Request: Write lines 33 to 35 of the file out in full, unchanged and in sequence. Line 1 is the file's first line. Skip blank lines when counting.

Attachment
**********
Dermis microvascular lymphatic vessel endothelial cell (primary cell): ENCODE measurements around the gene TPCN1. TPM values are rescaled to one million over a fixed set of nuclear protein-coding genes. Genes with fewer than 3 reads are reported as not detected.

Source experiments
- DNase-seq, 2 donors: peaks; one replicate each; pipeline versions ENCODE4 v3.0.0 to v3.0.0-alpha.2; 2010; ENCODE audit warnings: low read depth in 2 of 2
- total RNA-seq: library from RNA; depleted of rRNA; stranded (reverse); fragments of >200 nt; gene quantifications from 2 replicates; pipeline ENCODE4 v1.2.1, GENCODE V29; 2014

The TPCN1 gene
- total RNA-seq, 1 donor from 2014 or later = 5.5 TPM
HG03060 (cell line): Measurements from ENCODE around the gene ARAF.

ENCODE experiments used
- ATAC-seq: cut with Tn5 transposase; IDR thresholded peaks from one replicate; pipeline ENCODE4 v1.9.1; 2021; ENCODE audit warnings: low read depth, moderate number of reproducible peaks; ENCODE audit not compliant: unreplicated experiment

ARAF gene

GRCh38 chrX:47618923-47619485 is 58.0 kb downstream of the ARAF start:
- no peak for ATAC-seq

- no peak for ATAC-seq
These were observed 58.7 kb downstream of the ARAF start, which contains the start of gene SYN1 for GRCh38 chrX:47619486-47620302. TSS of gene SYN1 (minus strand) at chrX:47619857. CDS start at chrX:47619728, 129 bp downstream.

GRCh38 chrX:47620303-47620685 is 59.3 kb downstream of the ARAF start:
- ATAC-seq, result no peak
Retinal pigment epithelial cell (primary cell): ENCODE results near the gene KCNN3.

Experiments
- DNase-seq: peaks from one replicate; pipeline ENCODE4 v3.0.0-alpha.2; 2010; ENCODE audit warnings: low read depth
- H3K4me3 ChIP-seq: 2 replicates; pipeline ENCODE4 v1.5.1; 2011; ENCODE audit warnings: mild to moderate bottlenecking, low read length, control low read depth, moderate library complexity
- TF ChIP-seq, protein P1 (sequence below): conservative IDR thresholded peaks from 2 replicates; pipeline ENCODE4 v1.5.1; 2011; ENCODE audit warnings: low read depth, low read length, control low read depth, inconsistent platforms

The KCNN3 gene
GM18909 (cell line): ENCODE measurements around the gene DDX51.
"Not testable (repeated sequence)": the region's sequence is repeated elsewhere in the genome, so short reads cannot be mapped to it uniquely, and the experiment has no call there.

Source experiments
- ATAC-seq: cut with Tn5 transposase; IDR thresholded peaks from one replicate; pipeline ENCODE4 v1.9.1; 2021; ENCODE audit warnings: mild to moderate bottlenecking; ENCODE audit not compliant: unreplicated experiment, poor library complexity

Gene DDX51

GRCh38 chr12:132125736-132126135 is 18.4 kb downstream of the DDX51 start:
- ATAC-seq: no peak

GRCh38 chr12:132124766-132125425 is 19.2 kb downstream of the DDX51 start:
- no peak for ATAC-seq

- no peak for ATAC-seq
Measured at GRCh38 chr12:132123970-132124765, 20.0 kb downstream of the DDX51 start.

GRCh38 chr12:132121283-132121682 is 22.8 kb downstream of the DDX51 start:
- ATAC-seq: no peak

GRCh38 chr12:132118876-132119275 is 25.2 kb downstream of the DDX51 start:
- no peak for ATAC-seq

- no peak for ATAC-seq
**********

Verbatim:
Measured at GRCh38 chr12:132123970-132124765, 20.0 kb downstream of the DDX51 start.

GRCh38 chr12:132121283-132121682 is 22.8 kb downstream of the DDX51 start:
- ATAC-seq: no peak